The intoxicated, sexually anxious, almost speechless Amer is pure atmosphere: it rips fear and desire from a narrative context, dropping them instead within the abstraction of hyper-subjectivity. Here, the strange twangs of comb-teeth impart more information—emotional information—than could any line of dialogue. The movie's all slow pans across peculiar tableaux, zooms, close-ups of eyes. It's horror cinema unadulterated, exorcised of meaning and imbued with pure feeling.
A Belgian neo-giallo that played New Directors/New Films in April, Amer (French for "bitter") is split into three sections that focus on one heroine at distinct points in her sexual evolution: childhood, adolescence, and adulthood. In the first, the child wanders a mansion of ornate tiling, art-deco wallpaper and eerie portraiture, haunted by a mysterious mourner in black lace; what begins as art-house Gothic takes a leap down the rabbit hole into multihued hallucinations and frenzied nightmares after the girl steals her dead grandfather's pocket watch—from his brittle corpse-fingers—then beholds her mother engaged in the sex act.
Fast forward to her teenage years and a windswept coast, as she and her mother wander wordlessly to a village of ancient stone, where she encounters a motorcycle gang; as she passes through their gauntlet, the wind troubles her dress at the crotch. In the last chapter, a liberating but ravishing open-windowed cab-ride brings her back to the baroque villa of her youth, now in disrepair; upon nightfall, the ghost of her past appears, returning the film to the opaque fever dreams and rococo hysteria that occupied its first half hour, replete with a masochistic shadow-figure wielding a sex-punishing razor blade.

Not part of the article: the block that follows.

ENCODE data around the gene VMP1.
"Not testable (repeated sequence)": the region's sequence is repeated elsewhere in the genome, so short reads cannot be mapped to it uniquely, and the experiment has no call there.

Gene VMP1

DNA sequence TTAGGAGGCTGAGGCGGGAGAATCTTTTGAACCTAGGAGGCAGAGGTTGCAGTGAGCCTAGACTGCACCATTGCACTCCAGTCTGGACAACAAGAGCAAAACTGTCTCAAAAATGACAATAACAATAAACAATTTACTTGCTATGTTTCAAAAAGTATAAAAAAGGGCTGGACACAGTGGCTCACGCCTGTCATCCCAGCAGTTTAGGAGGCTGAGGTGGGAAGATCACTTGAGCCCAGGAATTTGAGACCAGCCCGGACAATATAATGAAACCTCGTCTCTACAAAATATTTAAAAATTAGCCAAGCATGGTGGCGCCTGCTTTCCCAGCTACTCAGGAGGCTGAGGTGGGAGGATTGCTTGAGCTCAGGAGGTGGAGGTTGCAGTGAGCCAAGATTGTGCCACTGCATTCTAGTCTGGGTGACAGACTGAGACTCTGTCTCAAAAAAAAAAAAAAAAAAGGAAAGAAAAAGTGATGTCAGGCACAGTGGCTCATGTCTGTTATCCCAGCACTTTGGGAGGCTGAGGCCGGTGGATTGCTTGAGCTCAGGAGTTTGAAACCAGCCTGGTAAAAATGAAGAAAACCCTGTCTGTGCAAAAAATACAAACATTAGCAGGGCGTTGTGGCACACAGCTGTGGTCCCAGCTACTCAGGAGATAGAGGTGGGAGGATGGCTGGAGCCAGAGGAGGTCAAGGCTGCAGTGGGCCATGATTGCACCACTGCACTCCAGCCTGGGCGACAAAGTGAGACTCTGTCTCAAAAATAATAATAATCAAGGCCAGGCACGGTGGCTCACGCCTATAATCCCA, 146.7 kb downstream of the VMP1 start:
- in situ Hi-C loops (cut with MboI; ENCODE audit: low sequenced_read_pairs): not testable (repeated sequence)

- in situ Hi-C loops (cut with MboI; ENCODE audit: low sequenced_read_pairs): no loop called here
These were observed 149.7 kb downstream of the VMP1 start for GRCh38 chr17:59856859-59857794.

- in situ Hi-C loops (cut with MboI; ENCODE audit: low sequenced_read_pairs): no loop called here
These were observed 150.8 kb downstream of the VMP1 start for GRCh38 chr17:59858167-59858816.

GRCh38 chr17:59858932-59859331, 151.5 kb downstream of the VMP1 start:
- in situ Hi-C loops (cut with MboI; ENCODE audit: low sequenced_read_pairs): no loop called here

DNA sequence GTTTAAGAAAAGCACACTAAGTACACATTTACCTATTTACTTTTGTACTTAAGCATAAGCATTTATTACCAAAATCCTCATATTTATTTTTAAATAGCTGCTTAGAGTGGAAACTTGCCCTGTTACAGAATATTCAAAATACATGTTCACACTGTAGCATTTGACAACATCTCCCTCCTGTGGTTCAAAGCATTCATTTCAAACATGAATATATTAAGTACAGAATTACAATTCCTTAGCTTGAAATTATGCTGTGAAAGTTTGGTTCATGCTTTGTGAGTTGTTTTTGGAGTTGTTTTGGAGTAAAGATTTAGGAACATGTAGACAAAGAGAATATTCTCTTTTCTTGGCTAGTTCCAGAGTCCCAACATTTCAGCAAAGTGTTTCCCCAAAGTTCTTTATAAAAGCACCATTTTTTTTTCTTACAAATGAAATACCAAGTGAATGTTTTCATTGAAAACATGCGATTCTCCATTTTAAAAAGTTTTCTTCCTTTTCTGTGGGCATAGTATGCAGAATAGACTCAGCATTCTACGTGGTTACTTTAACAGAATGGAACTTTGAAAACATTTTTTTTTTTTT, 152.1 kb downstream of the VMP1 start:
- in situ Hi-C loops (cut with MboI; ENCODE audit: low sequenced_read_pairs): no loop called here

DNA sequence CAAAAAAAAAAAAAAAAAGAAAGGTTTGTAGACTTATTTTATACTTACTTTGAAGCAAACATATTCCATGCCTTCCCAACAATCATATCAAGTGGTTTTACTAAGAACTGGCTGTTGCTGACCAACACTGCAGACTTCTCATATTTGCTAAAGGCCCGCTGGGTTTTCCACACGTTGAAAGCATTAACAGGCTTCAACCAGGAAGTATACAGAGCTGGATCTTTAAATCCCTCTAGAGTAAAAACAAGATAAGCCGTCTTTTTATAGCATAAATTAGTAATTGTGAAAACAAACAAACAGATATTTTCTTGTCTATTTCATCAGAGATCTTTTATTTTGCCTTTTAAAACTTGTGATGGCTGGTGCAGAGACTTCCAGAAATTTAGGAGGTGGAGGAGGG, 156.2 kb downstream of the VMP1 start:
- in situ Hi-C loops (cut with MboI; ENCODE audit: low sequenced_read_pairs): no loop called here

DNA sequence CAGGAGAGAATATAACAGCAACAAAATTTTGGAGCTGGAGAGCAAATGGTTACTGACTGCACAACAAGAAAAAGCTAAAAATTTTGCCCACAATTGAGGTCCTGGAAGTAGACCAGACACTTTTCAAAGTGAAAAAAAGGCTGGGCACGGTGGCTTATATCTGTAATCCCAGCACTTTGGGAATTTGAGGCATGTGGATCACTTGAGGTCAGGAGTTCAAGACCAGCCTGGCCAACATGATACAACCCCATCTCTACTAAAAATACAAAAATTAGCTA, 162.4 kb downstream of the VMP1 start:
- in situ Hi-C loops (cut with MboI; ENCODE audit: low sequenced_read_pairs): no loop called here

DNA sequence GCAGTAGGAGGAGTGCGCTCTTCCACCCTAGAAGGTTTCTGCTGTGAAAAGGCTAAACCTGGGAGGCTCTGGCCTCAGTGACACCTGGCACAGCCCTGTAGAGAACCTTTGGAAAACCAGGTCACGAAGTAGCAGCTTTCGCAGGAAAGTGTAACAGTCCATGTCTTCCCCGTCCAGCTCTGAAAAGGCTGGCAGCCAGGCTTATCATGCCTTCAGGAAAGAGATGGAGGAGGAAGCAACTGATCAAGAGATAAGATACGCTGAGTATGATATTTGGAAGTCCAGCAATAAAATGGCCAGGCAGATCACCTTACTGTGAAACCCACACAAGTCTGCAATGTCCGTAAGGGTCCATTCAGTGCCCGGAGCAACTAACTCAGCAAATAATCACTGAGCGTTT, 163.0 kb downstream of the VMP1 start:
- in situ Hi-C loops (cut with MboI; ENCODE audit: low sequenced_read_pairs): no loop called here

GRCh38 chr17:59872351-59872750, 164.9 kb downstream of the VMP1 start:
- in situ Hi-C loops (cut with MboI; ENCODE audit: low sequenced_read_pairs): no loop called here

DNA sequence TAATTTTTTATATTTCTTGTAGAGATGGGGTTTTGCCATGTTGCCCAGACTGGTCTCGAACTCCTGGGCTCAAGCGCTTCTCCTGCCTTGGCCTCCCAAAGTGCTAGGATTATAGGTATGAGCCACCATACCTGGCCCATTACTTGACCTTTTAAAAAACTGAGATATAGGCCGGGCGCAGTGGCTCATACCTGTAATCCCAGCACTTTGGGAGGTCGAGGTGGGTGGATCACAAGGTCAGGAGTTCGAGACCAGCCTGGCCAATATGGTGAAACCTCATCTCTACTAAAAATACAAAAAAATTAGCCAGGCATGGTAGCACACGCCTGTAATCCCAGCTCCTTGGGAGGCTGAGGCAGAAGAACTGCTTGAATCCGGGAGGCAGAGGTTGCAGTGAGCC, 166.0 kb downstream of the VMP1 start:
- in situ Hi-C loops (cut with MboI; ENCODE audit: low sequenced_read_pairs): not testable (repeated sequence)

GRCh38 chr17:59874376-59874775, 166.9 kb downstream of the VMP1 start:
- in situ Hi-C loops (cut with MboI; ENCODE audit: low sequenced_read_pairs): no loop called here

Aggressively obscure, Amer is dreamy in the purest sense, restoring to cinema a shocking subjectivity it usually lacks: without the comfort of establishing shots or contextualizing dialogue, the movie willfully denies any narrative to form; it plays out as a series of close-ups, with shots laid like the panels of a textless comic book. It's exactly what (you'd imagine) watching a stranger's dreams, or even your own, would be like: nonsensical, but stirring. The stylish production design and showy camera style self-consciously recall the films of Dario Argento, Mario Bava and others—movies from which the directors even borrow their soundtrack—but Amer pushes those tropes into nonrepresentational realms. It's like an un-chaperoned trip through memory, id and fantasy, with the guideposts removed—the lines between all three not just blurred or even erased, but made to seem as though they never existed.